The baby boomer generation, people between 1946 and 1964, grew up in an environment different from the one in which their parents came of age. The Vietnam War played a huge role in shaping how boomers view the world in which they live. Many members of the boomer generation were asked to “pay any price” by their own president. Boomers have worked hard during their lifetimes, and they expect a retirement that reflects that hard work and sacrifice. To understand this generation and what retirement means for them, we must look at their history and the environment in which they lived, both then and now.
The Baby Boomers’ War
For many members of the boomer generation, the lasting effects of the Vietnam War are still carried with them. Older boomers can recall being children of the 1950’s and experiencing the collective fear that the United States had of a deadly conflict with Communist China and the Soviet Union. Schools across the country performed “duck and cover” drills, in the event that hostile powers ever dared drop bombs on our soil. These were the children of World War II veterans, and they were proud of their country and of their parents’ service.
By the late 1960’s, a majority of the American troops in the Vietnam War were in the boomer generation. Though much of the country would eventually turn against the war, 40 percent of the men in the boomer generation did serve. The US Department of Defense (DoD) estimates that the United States spent about $168 billion on the Vietnam War (the equivalent of about $950 billion today). To this day, 75,000 Vietnam veterans are disabled due to injuries received during the war, and many live with lasting injuries that cannot be seen.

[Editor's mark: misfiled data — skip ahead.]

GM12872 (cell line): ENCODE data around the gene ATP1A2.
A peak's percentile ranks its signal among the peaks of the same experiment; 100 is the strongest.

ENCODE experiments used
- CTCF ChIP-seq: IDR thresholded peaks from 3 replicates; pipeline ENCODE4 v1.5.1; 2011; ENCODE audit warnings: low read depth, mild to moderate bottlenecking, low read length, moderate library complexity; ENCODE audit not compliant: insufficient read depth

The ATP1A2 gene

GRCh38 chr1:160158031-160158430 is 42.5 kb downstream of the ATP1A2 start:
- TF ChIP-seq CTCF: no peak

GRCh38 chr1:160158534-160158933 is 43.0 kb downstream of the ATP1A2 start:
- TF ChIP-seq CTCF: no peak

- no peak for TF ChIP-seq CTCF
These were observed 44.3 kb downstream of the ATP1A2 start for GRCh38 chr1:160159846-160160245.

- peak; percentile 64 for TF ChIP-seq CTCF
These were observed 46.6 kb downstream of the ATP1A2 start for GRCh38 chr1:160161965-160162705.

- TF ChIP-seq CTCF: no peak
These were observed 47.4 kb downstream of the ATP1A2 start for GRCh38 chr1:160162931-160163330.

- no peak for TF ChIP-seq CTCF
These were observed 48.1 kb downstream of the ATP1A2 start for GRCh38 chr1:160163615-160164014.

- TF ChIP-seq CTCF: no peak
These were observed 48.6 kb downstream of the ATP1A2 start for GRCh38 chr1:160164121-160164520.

A Different Retirement
Baby boomers are experiencing a much different type of retirement than that of their parents. The reasons for this are:
- Increase in longevity
- Savings instead of pensions
- More expensive retirement goals
Due to higher life expectancy today than ever before, people who retire in their 60’s now may be retired for several decades, whereas their parents’ average lifespans meant they were usually in retirement for only about 15 years. Expecting to be retired for twice as long or longer than their parents means baby boomers need to have access to or have more money saved than the previous generation had.
While baby boomers’ parents had lower per capita incomes than the boomer generation, many of their parents had corporate pensions provided by their employers. The boomer generation demanded higher salaries and did not always stick with just one job, as their parents had done. Because of these changes in the working environment, pensions became the retirement savings plans known as 401(k)s. While a 401(k) can help you put away earnings toward retirement, many boomers do not have enough saved in their retirement plans to cover 30+ years of retirement. Since corporate pensions are not the norm these days, it can be hard for boomers to find the money to cover basic needs during retirement.
Being babies of the Depression-era, boomers’ parents had less expensive retirement goals than their children. Boomers often look for their retirement savings to cover more expensive things, like travel and long vacations to exotic new places. These goals are possible if boomers are careful with their savings and use the benefits that are available to them.